Microsoft introduced a possible Oculus Rift killer in January called the HoloLens. Whether they can get that to market for Xbox games in a timely manner is another matter. Microsoft updated and discussed their HoloLens device last month during their BUILD developer conference. Now a patent application has been discovered by Patently Mobile that illustrates how Microsoft is trying to bring a part of their HoloLens experience and technology to future versions of their Surface devices without the need of glasses. The invention reveals a unique light source that could be set up on a Microsoft Surface device that would be able to generate a holographic layer that floats just over the entire surface of the keyboard and allow for a secondary user interface to be visible. In one example, the floating interface would be that of a virtual Xbox gaming controller.
Microsoft Invents: Holographic Interaction Device
Computing has over the years gone from Keyboard and mouse to multitouch gestures on touchscreen devices. The next phase coming to computer devices could be holographic interaction, claims Microsoft.
In one or more implementations, an input device is configured to include a holographic recording mechanism that may be utilized to indicate available functionality of the computing device through use of a hologram, such as to indicate gestures that may be supported by the device.
For example, a holographic recording mechanism may be disposed over an input device, such as a thin film secured over one or more keys of a pressure sensitive keyboard. A light source may then be positioned (e.g., a laser included as part of the computing device) such that light emitted by the source on the holographic recording mechanism causes a hologram to be displayed above the input device.
The hologram may be configured to indicate gestures that are available for recognition by the computing device, such as part of a near-field user interface (NUI, also referred to as a natural user interface) that does not involve contact with a surface through detection using one or more sensors, such as an image sensor, long range capacitive sensor, and so on.
The hologram, for instance, may be configured as a display of a navigation control. Movement of one or more fingers of a user's hand in relation the displayed hologram may then be recognized as gestures involving navigation. In this way, a user may be readily informed as to a range of gestures that are available for interaction with a computing device.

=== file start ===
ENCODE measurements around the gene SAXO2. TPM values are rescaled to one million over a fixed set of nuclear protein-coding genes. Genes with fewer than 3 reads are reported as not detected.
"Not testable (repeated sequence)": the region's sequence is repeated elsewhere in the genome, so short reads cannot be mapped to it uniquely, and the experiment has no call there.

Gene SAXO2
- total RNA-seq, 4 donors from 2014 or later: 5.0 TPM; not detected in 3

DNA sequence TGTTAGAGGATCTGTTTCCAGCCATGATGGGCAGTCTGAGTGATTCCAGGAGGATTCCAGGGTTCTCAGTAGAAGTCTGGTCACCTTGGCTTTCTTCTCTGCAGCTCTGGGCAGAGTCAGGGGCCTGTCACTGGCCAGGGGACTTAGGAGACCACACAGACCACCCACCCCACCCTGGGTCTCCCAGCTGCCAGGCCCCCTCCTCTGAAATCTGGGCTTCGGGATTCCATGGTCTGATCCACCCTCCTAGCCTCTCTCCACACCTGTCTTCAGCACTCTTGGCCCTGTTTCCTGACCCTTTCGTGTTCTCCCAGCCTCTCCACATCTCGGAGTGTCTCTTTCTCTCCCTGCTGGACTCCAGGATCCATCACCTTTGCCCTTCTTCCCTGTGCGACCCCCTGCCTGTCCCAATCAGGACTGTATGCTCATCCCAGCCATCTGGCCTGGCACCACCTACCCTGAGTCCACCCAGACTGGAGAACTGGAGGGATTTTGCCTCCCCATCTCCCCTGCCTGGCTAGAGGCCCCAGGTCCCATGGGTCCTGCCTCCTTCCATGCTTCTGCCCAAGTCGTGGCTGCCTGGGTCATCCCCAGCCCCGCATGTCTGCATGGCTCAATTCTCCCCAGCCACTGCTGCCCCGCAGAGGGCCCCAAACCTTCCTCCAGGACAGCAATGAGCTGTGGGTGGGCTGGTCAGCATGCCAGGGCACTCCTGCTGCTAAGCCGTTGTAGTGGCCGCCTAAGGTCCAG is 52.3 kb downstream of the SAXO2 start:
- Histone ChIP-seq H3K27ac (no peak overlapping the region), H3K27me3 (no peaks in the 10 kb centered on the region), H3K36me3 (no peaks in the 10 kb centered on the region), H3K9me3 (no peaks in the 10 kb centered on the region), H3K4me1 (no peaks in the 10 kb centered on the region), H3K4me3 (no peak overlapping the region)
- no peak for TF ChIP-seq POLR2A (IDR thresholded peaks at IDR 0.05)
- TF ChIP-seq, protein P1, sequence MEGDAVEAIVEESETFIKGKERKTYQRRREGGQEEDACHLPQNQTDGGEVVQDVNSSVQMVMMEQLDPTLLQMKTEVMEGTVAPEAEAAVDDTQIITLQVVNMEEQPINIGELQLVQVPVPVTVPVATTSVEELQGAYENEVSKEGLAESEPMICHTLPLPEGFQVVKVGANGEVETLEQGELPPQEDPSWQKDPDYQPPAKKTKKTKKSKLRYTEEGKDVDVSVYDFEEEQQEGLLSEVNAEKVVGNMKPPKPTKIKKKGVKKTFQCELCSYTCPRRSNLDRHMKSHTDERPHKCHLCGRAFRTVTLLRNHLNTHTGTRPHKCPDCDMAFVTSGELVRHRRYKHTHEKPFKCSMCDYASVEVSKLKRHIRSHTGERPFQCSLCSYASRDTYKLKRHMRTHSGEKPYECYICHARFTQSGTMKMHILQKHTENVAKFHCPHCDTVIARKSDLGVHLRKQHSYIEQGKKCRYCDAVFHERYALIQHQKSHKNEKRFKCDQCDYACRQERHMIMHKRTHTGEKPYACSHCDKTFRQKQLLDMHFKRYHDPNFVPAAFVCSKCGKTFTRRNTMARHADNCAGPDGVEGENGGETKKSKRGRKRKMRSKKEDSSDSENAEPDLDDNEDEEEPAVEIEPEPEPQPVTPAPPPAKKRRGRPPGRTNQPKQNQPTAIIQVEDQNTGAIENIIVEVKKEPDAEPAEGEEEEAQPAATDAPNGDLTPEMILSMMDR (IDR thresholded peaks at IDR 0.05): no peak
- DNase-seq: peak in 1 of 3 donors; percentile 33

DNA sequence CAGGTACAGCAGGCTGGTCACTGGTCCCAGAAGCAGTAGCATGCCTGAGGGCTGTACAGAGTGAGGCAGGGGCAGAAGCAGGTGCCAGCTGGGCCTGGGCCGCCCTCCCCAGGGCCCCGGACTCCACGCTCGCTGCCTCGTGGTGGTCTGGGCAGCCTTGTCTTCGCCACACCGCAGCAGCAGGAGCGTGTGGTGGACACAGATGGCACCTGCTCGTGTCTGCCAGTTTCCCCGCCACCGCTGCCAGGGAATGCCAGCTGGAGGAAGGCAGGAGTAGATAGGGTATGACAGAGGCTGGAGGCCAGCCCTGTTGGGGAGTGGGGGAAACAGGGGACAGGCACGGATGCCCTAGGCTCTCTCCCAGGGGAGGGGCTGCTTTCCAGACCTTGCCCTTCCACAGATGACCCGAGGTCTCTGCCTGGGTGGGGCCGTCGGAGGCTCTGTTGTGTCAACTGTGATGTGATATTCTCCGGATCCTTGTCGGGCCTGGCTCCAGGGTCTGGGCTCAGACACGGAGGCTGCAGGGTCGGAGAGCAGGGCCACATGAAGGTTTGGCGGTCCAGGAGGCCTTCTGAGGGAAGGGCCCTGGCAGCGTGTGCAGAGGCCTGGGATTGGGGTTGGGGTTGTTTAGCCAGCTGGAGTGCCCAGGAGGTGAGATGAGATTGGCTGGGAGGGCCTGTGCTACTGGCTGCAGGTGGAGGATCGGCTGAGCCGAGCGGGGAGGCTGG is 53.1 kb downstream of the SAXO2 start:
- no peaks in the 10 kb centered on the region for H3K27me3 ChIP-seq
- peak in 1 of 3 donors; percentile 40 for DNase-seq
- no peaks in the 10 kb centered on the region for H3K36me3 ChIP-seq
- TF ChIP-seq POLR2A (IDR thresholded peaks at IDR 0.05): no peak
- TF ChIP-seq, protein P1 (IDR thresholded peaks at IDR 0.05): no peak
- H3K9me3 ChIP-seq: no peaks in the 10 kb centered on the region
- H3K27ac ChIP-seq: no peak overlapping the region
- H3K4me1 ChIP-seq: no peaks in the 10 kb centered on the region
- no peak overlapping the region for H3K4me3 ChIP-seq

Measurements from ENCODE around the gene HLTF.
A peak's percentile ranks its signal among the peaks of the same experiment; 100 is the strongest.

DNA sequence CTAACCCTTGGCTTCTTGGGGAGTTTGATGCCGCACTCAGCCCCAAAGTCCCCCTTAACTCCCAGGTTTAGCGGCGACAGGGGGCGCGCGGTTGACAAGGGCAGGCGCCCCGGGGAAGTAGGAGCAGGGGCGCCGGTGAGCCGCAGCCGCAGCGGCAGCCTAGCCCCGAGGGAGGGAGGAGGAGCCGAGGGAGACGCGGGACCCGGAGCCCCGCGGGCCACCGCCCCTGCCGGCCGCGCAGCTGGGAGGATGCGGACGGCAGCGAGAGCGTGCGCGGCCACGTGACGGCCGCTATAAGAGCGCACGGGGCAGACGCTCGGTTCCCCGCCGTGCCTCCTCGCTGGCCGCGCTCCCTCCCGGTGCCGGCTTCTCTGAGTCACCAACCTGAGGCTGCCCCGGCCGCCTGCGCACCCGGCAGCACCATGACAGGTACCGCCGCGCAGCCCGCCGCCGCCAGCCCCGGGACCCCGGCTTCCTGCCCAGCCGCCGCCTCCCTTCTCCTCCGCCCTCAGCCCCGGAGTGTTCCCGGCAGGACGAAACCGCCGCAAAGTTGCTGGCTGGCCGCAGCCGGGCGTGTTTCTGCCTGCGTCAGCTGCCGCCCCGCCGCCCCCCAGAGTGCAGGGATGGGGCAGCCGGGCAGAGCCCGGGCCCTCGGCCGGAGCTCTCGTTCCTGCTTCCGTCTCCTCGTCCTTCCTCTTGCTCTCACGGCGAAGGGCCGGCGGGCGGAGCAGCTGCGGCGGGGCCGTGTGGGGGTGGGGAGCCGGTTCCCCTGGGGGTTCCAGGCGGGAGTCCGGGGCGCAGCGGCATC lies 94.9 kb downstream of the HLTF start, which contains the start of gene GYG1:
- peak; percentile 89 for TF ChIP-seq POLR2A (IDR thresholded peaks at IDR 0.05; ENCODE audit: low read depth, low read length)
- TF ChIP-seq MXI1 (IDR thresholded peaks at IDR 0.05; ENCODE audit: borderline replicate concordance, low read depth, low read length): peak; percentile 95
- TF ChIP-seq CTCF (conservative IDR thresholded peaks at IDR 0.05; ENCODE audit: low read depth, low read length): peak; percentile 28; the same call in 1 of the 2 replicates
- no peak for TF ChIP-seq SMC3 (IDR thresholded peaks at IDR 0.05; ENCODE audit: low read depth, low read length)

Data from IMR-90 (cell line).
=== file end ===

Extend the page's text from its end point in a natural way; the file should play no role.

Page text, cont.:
In patent FIG. 1 below we're able to see a holographic device in the form of a Surface Tablet or notebook-like device. The input/output module #108 is representative of functionality relating to processing of inputs and rendering of outputs of the computing device #102.
In the illustrated example, the input device #104 is configured as having an input portion that includes a keyboard having controls that include a QWERTY arrangement of physical keys and track pad although other arrangements of controls are also contemplated. Other configurations are also contemplated, such as a display that also includes touchscreen functionality (e.g., a capacitive grid of sensors), and so on. Other non-conventional configurations are also contemplated, such as a game controller, configuration to mimic a musical instrument, and so forth. The keyboard could also be a virtual one.
Thus, the input device and controls incorporated by the input device 104 may assume a variety of different configurations to support a variety of different functionality.
The gesture module #116 noted in the graphic above may be configured to receive one or more inputs via touch interaction with a hardware device, such as a keys of the input device as shown in FIG. 1. Touch interaction may involve pressing a button, moving a joystick, movement across a track pad, use of a touch screen of the display device 110 (e.g., detection of a finger of a user's hand or a stylus), and so on.
Recognition of the touch inputs may be leveraged by the gesture module to interact with a user interface output by the computing device such as to interact with a game, an application, browse the internet, change one or more settings of the computing device and so forth.
In Microsoft's patent FIG. 3 noted above (in the combined figure 1 & 3), we're able to see a depiction of an example of a hologram #302 hovering over the keyboard area.
The hologram 302 is displayed as a control that is configured to support navigation through the user interface displayed by the display device #110 of the computing device. A variety of touch sensitive input mechanisms may be supported by the input device (e.g., the keys of the keyboard) with a secondary level of user interaction supported "floating above" a surface of the input device.
As illustrated in the patent figure above, the device's sensor detects a position of a tip of a user's finger and initiates an operation associated with a virtual "button" of the hologram #302 when the user's fingertip enters the hologram volume associated with the button. The hologram volume is noted below in patent FIG. 2.
Microsoft's patent FIG. 2 depicts a system 200 in an example implementation showing a side view of the computing device 102 and input device 104 of FIG. 1 as outputting a hologram and detecting gestures that are made consistent with the hologram.